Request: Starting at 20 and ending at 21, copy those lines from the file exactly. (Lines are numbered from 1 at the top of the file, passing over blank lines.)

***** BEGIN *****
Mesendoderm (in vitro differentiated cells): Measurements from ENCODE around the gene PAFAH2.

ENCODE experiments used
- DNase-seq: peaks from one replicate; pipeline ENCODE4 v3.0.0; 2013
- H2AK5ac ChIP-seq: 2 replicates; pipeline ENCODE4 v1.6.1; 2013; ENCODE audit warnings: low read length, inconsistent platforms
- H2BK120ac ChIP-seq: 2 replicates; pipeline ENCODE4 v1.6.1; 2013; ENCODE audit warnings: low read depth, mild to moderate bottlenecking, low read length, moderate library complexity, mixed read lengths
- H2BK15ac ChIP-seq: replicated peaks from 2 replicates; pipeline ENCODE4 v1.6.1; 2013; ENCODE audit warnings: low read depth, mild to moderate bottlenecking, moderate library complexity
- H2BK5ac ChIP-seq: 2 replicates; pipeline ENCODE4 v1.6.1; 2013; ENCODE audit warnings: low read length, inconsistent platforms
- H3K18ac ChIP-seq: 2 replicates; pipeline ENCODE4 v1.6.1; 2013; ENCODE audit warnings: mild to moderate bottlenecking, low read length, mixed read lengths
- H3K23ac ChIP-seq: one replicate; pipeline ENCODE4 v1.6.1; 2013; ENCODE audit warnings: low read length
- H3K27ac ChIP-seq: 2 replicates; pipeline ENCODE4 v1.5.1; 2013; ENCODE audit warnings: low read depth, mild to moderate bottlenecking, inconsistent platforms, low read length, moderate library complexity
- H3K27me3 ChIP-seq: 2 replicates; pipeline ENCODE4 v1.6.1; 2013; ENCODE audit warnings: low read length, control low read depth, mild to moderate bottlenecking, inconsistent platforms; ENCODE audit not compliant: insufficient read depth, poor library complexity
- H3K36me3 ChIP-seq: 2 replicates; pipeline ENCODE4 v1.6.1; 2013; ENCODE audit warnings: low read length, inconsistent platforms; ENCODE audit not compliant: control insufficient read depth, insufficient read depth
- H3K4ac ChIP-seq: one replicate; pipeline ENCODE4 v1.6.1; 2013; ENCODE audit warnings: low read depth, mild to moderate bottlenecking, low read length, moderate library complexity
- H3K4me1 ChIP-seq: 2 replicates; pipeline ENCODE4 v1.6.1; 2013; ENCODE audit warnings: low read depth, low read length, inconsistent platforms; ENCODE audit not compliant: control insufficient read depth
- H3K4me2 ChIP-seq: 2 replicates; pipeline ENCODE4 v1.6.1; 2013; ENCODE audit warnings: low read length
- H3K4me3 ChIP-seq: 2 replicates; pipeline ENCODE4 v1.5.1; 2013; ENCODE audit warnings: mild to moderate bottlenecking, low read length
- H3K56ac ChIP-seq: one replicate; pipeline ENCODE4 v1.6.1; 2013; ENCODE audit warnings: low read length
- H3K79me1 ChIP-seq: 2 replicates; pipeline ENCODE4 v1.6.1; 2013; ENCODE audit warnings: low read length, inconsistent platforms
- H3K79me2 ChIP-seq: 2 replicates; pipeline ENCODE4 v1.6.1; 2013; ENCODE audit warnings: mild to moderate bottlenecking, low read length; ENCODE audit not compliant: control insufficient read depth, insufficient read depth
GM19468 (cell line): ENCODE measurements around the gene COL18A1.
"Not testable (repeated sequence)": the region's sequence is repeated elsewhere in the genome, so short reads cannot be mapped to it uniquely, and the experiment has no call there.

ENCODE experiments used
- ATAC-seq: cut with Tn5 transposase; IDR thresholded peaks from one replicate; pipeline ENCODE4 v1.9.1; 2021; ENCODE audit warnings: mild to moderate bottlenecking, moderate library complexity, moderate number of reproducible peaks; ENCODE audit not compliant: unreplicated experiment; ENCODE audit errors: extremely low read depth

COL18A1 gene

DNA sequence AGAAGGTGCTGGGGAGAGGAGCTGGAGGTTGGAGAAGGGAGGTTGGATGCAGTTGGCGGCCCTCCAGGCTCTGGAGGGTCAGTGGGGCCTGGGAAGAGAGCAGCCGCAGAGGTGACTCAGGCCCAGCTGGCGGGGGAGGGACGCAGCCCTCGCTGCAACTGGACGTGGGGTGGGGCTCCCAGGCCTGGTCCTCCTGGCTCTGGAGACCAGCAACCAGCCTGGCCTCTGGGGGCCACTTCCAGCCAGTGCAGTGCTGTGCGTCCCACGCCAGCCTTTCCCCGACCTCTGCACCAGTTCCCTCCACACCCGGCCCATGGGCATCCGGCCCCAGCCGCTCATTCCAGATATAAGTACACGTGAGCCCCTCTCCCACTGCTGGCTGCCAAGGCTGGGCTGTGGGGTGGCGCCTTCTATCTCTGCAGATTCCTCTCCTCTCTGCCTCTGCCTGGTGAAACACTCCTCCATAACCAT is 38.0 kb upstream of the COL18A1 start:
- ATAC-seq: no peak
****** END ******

GM19468 (cell line): ENCODE measurements around the gene COL18A1.
"Not testable (repeated sequence)": the region's sequence is repeated elsewhere in the genome, so short reads cannot be mapped to it uniquely, and the experiment has no call there.